To scale client campaigns rapidly, we built up databases of high-performing sites, apps and video platforms suitable for multicultural advertising together with setting up publisher marketplaces for specific audiences.
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In a nutshell, Joinville targets these hard-to-find vertical, cultural audiences (ethnic) and serves them with the right message in the right context.
3. As a company that specializes in multicultural advertising and marketing, what are some of the challenges companies face when expanding their advertising and marketing activities into new countries and cultures? And more importantly, how can they overcome some of the initial hurdles?
What is interesting to see is that some countries like Turkey, Poland and others have Internet users that are very reluctant to act on ads. Click rates and engagement levels tend to be lower across the board for those countries and have been so during my time in this industry. So culture, history and also country-specific traditions matter when trying to penetrate certain markets.
Color usage can also be very sensitive in specific countries – in some Asian countries the color yellow is seen as a sign of illness, in Latin American countries red is historically a reminder of their colonisation.
There are some easy-to-miss details that could disturb or destroy a company’s go-to-market strategy if they don’t pay attention to them. Running user testing pre-launch is an easy way to avoid these problems.
4. What have been some of the biggest changes that you’ve seen in online advertising and marketing since Joinville started in 2011?
Adtech overall has improved a lot since 2011 with major transparency improvements overall; deal ID functionality is now streamlined between platforms. Combating ad fraud is now a priority, even though it should be even more prioritised, and machine learning is becoming more mainstream both in reporting, automation and targeting.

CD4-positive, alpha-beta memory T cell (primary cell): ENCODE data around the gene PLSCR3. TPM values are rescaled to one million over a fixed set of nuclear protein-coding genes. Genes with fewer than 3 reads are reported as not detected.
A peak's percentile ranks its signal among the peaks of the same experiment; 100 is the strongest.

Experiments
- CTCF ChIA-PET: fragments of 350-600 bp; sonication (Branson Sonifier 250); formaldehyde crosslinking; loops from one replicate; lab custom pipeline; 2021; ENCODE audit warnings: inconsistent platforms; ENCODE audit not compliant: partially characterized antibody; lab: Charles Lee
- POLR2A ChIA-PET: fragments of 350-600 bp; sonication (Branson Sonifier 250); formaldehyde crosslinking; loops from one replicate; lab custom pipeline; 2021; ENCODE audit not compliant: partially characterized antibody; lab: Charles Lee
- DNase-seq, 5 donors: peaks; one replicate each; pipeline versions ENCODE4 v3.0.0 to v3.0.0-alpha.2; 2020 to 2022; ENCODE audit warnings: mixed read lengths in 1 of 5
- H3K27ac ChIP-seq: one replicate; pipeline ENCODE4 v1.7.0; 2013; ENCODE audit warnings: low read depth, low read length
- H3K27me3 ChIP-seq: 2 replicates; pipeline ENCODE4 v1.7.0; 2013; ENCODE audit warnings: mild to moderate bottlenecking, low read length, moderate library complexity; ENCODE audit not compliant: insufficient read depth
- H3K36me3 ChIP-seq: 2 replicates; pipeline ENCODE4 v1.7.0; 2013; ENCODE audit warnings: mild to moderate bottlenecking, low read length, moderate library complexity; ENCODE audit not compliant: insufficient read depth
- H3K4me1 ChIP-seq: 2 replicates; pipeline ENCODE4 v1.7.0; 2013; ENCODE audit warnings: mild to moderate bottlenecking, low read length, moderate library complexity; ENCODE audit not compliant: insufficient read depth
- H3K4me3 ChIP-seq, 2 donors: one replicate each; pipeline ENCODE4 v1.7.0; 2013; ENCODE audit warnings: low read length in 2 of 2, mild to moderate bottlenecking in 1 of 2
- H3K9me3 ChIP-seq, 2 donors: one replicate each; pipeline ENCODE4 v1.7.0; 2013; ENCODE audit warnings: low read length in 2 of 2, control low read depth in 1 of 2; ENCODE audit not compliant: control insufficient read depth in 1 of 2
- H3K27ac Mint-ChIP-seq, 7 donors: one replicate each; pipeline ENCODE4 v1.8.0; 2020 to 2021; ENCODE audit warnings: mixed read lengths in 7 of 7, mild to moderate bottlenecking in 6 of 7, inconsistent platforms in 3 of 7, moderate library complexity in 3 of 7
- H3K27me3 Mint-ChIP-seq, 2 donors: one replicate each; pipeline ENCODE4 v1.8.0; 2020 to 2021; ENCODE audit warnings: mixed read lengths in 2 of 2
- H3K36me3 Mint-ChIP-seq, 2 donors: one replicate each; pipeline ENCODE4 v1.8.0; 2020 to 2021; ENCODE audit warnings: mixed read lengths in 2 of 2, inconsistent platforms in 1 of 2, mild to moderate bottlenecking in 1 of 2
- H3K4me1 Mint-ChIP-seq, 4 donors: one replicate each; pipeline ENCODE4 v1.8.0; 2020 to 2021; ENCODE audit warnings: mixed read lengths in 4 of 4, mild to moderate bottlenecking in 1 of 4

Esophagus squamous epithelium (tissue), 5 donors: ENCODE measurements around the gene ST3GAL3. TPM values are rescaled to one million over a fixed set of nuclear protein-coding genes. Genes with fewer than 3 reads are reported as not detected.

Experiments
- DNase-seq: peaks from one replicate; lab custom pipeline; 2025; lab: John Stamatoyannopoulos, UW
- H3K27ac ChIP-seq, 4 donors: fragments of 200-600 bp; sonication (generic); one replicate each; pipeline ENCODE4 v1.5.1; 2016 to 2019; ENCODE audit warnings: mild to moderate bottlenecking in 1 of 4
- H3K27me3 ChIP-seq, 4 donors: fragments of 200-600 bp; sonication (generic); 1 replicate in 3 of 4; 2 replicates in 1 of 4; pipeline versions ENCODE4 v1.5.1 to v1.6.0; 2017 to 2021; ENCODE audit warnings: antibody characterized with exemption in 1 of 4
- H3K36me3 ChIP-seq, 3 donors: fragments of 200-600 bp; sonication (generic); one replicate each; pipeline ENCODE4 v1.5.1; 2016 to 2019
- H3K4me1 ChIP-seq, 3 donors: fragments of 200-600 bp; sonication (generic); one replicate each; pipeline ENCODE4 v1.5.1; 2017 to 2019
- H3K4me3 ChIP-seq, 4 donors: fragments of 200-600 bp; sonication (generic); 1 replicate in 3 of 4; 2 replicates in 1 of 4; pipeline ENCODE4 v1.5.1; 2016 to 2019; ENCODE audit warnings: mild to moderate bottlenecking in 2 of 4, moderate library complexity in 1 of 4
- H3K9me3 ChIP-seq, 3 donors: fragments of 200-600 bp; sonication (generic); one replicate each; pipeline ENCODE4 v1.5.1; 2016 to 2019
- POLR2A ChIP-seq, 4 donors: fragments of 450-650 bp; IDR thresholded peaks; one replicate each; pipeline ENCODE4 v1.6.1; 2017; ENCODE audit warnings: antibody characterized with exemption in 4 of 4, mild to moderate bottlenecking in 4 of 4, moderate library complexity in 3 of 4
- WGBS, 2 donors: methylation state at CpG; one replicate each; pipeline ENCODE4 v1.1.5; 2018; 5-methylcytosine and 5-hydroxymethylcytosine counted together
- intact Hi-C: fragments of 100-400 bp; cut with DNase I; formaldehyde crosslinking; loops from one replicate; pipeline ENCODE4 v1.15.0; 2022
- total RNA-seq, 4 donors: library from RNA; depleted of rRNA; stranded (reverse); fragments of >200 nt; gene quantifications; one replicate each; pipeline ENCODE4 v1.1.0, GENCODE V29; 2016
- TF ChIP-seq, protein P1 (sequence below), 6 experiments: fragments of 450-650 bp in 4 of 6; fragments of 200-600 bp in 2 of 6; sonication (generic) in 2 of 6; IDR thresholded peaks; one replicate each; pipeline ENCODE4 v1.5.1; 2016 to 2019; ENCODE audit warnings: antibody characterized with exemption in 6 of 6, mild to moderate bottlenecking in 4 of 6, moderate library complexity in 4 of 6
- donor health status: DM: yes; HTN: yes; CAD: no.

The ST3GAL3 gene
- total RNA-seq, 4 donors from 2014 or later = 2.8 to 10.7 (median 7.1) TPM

To me, the sell side is a much more dynamic area where header bidding is paving the way for a unified auction and as a way to eliminate all the manual steps previously involved in an auction.
Finally, I also see blockchain technology starting to emerge as a serious alternative for identity management and user verification for the years to come.
5. How does the multicultural marketing and advertising market in the US compare to the one in Europe? Is one doing better and/or growing faster than the other? And why do you think this is?
The US adtech sector and programmatic advertising is, in my opinion, 1-2 years ahead of the rest of the world. Both in the actual QPS horsepower needed to enter the market but also in overall market maturity for data-driven media buys.
The same applies to multicultural marketing where the sheer market size (120 million people are considered multicultural in the US) is 3x bigger than, for example, in Europe. So data sets, audience lists and campaign requirements are much more sophisticated in the US than elsewhere.
Click here to read our previous Ad Tech & MarTech Q&As.